Water used to be free. In fact, it still is -- at least in nations blessed with plentiful clean tap water like the U.S. -- but that doesn't stop the world from spending over $100 billion on bottled water a year. This strange industry is exploding overseas as well. Who got the idea to sell us something we can get for free? And how did it get so popular that now more than half of Americans drink it?
The first documented case of selling bottled water was in Boston in the 1760s Library of Congress Jackson's Spa took mineral water and sold it for therapeutic uses. Other later examples include the bottling of water in Saratoga Springs and Albany.
Global consumption of bottled water goes up 10 percent each year. The slowest growth is in Europe, where commercial bottled water -- like Perrier -- has been around for centuries. Faster growth can be seen in places like Asia and South America, but North America still leads the pack in total consumption.
America is now drinking more bottled water than milk. The U.S. drank 9 billion gallons of bottled water in 2008, at an average of 30 gallons per person.
In California, tap water costs around one tenth of a cent per gallon, while bottled water is 0.90 cents a gallon That makes tap water 560 times less expensive than bottled water.
To manufacture demand, beverage companies declared war on tap water through advertising "The biggest enemy is tap water," said a Pepsi VP in 2000. "When we're done, tap water will be relegated to irrigation and washing dishes," said Susan D. Wellington of Quaker Oats, the maker of Gatorade. But its more than just words: Coca-Cola has been in the business of discouraging restaurants from serving tap water, and pushing "less water and more beverage choices."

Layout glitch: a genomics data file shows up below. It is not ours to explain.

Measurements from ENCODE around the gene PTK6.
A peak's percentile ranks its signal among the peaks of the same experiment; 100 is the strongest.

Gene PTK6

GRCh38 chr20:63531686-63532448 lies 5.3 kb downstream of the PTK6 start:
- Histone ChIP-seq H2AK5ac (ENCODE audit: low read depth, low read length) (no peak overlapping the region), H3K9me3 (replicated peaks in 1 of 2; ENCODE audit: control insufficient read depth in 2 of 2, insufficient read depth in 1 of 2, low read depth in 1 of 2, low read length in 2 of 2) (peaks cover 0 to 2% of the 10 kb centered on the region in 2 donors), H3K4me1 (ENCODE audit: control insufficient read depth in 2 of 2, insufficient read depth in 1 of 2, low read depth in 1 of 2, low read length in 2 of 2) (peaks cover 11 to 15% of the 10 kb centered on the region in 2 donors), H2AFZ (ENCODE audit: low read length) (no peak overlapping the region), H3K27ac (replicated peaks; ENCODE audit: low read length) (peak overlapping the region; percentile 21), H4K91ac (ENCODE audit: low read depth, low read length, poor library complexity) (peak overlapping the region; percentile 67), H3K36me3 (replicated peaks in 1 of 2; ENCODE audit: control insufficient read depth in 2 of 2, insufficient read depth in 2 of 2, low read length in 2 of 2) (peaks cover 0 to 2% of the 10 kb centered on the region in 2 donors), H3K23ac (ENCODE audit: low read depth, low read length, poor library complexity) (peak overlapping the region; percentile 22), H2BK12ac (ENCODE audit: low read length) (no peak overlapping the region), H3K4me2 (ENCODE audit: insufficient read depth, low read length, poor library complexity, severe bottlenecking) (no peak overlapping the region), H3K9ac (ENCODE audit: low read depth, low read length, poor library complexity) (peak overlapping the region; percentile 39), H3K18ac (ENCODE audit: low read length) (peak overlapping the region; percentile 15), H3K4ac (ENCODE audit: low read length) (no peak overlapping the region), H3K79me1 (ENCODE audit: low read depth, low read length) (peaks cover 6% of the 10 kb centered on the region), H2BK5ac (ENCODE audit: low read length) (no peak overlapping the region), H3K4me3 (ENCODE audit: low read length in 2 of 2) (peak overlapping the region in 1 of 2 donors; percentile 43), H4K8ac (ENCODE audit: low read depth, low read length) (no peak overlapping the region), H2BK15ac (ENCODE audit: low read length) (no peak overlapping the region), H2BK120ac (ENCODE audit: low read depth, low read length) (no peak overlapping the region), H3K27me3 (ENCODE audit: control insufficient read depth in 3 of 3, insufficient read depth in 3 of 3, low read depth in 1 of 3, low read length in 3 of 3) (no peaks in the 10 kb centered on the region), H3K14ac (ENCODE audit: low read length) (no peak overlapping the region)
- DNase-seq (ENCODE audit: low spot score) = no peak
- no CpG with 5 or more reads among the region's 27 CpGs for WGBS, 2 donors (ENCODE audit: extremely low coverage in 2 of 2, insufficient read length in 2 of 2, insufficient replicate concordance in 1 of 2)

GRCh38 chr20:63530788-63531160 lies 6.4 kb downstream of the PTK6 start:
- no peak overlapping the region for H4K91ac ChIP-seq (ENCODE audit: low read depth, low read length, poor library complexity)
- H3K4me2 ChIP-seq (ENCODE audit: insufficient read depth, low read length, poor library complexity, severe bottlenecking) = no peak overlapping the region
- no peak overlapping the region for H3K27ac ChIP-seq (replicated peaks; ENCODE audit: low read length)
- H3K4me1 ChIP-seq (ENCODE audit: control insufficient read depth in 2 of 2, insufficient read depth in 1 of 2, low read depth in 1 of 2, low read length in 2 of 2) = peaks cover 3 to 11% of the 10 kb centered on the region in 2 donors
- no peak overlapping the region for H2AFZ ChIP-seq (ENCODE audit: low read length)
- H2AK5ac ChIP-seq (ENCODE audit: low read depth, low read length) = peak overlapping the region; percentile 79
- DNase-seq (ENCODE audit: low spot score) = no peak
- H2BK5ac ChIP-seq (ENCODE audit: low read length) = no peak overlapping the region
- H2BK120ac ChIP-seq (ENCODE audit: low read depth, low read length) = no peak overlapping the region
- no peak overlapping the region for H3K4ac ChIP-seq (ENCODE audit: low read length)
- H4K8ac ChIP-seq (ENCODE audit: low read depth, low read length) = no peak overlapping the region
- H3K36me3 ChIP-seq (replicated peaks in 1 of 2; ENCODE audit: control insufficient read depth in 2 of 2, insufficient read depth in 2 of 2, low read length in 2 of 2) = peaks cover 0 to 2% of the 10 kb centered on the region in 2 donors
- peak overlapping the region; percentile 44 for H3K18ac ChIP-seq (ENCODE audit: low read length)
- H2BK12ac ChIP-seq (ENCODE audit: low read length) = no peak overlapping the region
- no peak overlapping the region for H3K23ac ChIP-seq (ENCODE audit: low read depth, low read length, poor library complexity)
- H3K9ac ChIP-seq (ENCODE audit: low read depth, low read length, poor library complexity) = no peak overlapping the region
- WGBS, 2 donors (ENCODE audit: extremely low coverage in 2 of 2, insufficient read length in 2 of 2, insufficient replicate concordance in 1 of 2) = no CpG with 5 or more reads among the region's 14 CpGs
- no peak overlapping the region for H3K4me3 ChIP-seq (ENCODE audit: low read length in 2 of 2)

A report by Food And Water Watch says that almost half of all bottled water is derived from tap water, 47.8% (in 2009), to be exact. Heavy hitters like Pepsi's Aquafina (in 2001, 13 percent of the market) and Nestle Pure Life were forced to change their labels a few years ago to accurately describe where their water came from: public water sources.
Tap water -- which is EPA regulated -- undergoes testing for e. coli, is required to provide its source and produce quality reports Bottled water, on the other hand, doesn't have to meet any of those standards to be distributed. Additionally, the Food and Drug Administration regulates bottled water and its standards pale in comparison to the EPA's for the tap. A few examples of this include: less frequent bacteria testing, no mandatory reports of violations to federal officials, and no filtration or disinfection requirements on the federal level (while many states have no meaningful programs of their own).
In scientific testing, bottled water was found to be no safer than tap water • According to the National Resources Defense Council, most bottled water is of good quality. But does that make it better than tap water? The most recent tests by the NRDC tested 103 bottled waters and showed the following: • Nearly one in five tested waters contained, in at least one sample, more bacteria than allowed under microbiological-purity "guidelines" • Four waters (4 percent) violated the generally weak federal bottled water standards (two for excessive fluoride and two for excessive coliform bacteria • In eight cases arsenic was found in at least one test at a level of potential health concern. • In conclusion: "...there is no assurance that bottled water is any safer than tap water."